Linda Rand with her next Pandemic Diaries installment “Give Space,” about the effects of the Portland protests and the need to experience nature.
Morning glows softly behind the curtains through a veil of rain. There’s been a heat wave with the earth parched like a sour tongue, so this is a delight. He gets to stay in our church of bed saying nature’s doing his work for him today. There are trees and chickens outside. Over the last month, I’ve learned that he makes a little laugh when he’s happy.
We are an island of sensation surrounded by a void. The void was the dearth of touch and interactions with people during this pandemic. The void is the uncertainty of our fate. Will we live in a democratic country after November? Will we continue to have the Postal Service? And as COVID numbers are rising, what will the death toll be?
Portland finally pushed the Feds off, but the local police are still experts at wielding brutality while chasing citizens through residential neighborhoods, American people exercising their First Amendment rights, the people they are supposed to “serve and protect.” The PPB shove protesters down while simultaneously yelling, “Get up!” removing masks as they spray people directly in the face while pinning them with their knees. They bull rush, devour the space with their aggression, and aim less lethal munitions directly at cameras and heads, targeting press and medics.
When we first started spending time together, I had chants stuck in my head from protesting. I’d be immersed in our conversation over drinks, but when there was a lull I’d hear it, No Good Cops in a Racist System, in the background of my mind’s memory, Stay together, Stay tight, We do this every night! like the rhythmic murmuring of ocean waves, an ambiance of my mind echoing.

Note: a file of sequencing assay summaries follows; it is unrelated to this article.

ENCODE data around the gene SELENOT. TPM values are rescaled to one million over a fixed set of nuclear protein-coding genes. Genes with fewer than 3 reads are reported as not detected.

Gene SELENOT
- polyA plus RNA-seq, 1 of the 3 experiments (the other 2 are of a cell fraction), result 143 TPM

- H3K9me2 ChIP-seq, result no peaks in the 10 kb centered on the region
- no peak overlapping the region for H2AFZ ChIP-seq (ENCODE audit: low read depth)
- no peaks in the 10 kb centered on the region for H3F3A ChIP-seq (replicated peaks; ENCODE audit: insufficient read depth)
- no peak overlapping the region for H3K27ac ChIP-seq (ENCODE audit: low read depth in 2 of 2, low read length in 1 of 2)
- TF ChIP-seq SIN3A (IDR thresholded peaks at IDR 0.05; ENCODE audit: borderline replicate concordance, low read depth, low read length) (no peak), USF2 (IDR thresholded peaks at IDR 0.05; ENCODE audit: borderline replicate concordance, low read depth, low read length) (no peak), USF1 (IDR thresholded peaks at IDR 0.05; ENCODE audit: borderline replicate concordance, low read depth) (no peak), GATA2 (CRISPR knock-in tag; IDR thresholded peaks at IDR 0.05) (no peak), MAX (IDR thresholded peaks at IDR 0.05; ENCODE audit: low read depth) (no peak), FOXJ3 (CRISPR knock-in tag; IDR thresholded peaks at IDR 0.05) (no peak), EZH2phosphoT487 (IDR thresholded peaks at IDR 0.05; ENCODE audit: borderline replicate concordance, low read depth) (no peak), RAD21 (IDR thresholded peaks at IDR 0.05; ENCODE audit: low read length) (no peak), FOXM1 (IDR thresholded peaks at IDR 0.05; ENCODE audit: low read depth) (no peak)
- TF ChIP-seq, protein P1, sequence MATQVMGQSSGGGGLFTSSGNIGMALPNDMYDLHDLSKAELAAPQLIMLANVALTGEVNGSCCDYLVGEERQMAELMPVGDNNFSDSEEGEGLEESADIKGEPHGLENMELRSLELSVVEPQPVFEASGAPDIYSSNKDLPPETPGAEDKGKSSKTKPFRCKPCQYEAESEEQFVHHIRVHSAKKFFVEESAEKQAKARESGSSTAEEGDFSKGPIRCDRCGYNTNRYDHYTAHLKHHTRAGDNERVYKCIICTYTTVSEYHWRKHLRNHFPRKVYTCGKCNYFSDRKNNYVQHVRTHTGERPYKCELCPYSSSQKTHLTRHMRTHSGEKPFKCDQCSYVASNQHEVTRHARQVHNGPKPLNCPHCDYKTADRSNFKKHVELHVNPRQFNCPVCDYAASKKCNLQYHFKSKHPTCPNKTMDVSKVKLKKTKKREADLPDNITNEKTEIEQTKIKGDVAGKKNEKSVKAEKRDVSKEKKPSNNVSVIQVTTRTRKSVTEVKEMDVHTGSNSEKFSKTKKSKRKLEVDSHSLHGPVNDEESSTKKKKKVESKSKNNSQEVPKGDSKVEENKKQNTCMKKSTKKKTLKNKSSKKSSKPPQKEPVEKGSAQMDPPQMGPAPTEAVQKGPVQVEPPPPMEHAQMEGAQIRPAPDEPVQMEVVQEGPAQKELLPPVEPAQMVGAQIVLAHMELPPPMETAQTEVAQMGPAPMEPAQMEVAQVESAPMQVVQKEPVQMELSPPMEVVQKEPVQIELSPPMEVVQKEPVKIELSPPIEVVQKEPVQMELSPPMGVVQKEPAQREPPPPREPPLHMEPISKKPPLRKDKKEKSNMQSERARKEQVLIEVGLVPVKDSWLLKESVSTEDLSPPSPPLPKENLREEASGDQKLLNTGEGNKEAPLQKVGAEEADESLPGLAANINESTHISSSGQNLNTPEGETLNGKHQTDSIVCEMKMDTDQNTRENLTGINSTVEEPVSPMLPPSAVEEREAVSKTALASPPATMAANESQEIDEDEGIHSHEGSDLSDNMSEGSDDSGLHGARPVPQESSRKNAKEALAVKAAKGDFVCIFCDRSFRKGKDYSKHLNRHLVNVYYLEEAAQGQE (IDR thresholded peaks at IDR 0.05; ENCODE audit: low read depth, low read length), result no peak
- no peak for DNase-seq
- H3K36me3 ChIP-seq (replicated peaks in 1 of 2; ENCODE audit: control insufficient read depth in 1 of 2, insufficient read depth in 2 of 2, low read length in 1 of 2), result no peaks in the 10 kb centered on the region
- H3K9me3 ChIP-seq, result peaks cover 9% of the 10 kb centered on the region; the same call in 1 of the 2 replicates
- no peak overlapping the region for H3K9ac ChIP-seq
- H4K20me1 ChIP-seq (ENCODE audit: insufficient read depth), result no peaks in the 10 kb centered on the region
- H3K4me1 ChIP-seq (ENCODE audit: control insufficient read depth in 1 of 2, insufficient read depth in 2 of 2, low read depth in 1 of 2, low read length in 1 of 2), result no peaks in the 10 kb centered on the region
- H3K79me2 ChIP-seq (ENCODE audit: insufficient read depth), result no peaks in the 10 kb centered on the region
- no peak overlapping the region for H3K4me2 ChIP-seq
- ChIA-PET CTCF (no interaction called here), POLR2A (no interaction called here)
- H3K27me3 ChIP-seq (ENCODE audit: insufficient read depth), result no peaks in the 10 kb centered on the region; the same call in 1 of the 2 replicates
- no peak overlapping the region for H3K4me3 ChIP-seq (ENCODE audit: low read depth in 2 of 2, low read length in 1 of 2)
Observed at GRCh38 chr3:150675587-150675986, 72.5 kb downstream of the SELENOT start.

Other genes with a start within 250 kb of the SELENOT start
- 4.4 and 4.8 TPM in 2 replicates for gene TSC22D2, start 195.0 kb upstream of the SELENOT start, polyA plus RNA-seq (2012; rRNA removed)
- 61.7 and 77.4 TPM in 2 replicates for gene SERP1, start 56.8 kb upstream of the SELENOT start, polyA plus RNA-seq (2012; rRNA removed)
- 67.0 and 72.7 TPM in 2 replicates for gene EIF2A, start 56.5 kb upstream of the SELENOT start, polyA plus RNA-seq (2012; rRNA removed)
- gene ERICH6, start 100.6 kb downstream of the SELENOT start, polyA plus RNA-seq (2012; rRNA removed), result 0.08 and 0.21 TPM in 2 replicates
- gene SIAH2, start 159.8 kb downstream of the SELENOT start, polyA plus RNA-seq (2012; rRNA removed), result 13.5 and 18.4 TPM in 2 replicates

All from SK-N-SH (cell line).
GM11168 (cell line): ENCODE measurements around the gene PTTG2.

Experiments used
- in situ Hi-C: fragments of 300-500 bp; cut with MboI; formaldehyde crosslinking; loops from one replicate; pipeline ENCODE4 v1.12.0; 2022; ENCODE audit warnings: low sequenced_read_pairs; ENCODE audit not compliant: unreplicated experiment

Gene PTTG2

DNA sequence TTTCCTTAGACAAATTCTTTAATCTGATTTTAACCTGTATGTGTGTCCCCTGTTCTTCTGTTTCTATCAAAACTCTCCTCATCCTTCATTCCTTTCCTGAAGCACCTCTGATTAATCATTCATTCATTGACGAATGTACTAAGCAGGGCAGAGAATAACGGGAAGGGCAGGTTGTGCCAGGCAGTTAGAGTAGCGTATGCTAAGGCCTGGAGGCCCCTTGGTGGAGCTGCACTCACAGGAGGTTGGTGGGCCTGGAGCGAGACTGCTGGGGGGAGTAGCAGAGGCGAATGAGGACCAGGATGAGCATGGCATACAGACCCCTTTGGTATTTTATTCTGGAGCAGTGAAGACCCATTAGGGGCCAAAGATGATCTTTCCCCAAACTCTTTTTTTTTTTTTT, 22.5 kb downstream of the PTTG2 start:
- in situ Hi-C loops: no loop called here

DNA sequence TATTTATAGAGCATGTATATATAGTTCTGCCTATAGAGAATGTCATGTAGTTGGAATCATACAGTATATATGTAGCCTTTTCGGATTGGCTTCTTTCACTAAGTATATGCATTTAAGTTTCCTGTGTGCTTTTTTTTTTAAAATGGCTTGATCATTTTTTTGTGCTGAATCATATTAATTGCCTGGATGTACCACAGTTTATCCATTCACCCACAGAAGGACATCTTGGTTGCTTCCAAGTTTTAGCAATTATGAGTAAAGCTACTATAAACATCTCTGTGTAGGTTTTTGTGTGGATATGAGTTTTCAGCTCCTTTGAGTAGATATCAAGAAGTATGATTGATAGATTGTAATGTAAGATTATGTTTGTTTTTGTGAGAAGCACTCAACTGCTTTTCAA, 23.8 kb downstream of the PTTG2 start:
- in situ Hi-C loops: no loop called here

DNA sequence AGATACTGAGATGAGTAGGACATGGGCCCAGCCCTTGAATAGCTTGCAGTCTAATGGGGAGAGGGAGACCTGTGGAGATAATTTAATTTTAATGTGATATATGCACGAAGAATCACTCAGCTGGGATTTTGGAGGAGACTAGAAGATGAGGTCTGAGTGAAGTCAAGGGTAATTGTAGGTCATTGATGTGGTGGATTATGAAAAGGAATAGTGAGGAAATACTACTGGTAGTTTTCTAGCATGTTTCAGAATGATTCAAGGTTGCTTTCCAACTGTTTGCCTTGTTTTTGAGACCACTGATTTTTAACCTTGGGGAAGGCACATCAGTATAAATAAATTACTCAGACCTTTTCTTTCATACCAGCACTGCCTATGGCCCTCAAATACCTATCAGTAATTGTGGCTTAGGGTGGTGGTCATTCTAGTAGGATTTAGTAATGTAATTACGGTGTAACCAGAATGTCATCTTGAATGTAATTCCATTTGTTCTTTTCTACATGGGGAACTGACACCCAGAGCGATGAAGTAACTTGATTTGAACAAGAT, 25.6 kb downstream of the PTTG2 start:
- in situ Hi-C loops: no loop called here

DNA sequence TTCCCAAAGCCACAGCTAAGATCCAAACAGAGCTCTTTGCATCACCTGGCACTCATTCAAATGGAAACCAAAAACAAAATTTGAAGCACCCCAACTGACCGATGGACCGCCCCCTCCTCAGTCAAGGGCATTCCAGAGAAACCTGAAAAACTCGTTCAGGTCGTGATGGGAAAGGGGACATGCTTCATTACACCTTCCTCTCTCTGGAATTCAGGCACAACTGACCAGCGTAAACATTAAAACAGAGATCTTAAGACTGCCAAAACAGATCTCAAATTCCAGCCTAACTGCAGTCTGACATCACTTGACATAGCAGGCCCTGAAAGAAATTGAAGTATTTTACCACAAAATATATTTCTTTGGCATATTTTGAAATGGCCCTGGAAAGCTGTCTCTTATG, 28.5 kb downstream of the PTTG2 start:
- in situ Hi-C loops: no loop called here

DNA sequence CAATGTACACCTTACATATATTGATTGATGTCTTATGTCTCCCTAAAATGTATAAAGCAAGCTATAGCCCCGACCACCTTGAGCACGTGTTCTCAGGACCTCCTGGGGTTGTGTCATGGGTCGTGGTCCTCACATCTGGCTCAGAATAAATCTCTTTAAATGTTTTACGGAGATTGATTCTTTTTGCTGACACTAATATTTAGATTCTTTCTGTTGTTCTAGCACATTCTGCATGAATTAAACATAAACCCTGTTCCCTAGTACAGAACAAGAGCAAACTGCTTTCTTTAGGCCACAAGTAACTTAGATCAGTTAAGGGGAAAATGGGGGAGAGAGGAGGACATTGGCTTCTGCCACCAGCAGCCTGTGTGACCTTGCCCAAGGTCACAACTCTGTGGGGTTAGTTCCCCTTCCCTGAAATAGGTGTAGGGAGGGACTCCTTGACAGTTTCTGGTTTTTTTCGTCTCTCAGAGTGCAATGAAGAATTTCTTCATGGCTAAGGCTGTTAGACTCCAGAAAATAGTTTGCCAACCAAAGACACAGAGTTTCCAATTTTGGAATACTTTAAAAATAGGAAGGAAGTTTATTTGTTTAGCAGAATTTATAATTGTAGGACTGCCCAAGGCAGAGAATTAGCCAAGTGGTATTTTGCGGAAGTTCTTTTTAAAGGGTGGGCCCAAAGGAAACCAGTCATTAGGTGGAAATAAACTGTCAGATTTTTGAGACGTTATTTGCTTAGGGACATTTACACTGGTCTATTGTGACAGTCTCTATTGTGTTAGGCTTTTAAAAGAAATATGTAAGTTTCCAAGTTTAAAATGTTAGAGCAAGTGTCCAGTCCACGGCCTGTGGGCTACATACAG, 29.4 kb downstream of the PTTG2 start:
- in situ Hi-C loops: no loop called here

To support activism is to believe that all is not lost, that our society is not lost.
In the early days of the protests, I made tear gas wipes for people. But as the Feds and BORTEC started taking over around day 40, the air became too thick with spray for anything less than a mask. The terminology was “spicy.” I started considering gas masks online so I could stay out later.
Then, I hit an emotional and psychological wall of insomnia and stress. The timing was good because the numbers of protesters for BLM rose to the thousands: mothers in yellow and fathers with leaf blowers, veterans, lawyers, doctors … so many Portlanders came forth and I felt that I could step back, in more ways than one. I wanted to take a break sharing my thoughts as well. I’ve been tired of my thoughts. What do they really add and is it necessary? I want to listen. I feel it necessary to make the space to be receptive, to learn.
Once in a while, I get to drive away from Portland. Then it’s just us and the freshness of getting to know someone on a deeper level as I explore who I am with someone new. The exhilaration of tabula rasa. The humbling experience of wanting to appreciate the sacredness of something unmarred. Don’t fuck it up! When he finds out I want to be in nature, he invites me to camp on the mountain. There’s a lake warmed by the sun.
I want to hold this temporal space, celebrate this pause in a brief moment of life. I’m inviting a flowering of where I stand because this is how we remember what we are fighting for. Everyone deserves to feel pleasure, a happy satisfaction, an opportunity to get closer to beauty. To support activism is to believe that all is not lost, that our society is not lost.
In this space of quiet I’ve given myself over the last month, I finished Ibram X. Kendi’s How to Be an Antiracist. He says, “Racism is not even 600 years old. It is a cancer that we’ve caught early. But racism is one of the fastest spreading and most fatal cancers humanity has ever known. It is hard to find a place where its cancer cells are not dividing and multiplying. Once we lose hope, we are guaranteed to lose. But if we ignore the odds and fight to create an antiracist world, then we give humanity a chance to live in communion, a chance to be forever free.”